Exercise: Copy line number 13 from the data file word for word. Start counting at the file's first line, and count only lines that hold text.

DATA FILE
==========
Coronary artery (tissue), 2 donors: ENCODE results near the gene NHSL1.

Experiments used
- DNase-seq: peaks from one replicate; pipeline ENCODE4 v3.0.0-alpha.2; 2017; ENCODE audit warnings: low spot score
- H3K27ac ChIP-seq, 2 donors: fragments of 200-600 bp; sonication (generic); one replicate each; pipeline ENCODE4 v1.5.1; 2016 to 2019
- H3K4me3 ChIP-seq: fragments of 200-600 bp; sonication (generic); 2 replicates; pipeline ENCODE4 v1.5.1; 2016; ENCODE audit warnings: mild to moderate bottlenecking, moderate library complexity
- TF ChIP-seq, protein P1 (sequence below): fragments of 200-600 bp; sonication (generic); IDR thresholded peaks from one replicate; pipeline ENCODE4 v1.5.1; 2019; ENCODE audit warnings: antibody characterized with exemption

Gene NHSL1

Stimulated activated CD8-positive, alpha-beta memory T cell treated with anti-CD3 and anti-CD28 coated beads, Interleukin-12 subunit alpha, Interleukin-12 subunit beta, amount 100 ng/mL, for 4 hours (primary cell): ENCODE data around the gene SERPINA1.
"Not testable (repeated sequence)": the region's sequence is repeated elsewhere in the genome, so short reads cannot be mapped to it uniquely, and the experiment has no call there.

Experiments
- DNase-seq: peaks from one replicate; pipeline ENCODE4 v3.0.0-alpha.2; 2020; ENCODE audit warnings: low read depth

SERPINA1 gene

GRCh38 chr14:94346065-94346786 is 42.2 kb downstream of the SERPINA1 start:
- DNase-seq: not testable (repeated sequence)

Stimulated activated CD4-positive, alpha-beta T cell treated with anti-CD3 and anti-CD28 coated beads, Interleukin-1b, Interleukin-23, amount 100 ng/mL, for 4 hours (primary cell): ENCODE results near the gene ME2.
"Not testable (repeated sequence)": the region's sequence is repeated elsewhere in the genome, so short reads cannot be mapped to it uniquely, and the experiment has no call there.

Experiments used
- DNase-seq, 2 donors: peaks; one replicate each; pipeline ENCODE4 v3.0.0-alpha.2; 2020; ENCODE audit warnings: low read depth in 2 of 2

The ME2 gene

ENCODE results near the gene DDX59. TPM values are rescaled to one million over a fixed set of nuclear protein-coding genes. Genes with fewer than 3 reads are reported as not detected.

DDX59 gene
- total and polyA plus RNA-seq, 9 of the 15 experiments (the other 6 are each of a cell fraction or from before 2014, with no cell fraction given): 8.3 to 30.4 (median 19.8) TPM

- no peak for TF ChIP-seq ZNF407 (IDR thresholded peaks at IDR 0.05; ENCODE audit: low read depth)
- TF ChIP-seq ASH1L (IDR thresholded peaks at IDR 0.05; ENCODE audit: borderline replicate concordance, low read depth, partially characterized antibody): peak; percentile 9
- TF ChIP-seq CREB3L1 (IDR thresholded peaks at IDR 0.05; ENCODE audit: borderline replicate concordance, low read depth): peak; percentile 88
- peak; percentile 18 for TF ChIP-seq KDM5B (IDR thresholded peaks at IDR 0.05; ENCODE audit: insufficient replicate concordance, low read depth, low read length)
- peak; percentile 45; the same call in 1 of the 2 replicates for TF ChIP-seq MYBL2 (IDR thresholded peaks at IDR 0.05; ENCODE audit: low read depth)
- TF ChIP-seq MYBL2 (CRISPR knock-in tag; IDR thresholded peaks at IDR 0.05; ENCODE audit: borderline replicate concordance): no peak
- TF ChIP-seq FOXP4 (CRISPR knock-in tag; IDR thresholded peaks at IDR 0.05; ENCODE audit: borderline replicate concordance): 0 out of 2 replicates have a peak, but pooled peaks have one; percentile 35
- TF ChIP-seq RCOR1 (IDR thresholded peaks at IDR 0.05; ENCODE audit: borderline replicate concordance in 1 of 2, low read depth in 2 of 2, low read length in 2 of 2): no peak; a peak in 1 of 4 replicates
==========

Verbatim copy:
GRCh38 chr14:94346065-94346786 is 42.2 kb downstream of the SERPINA1 start: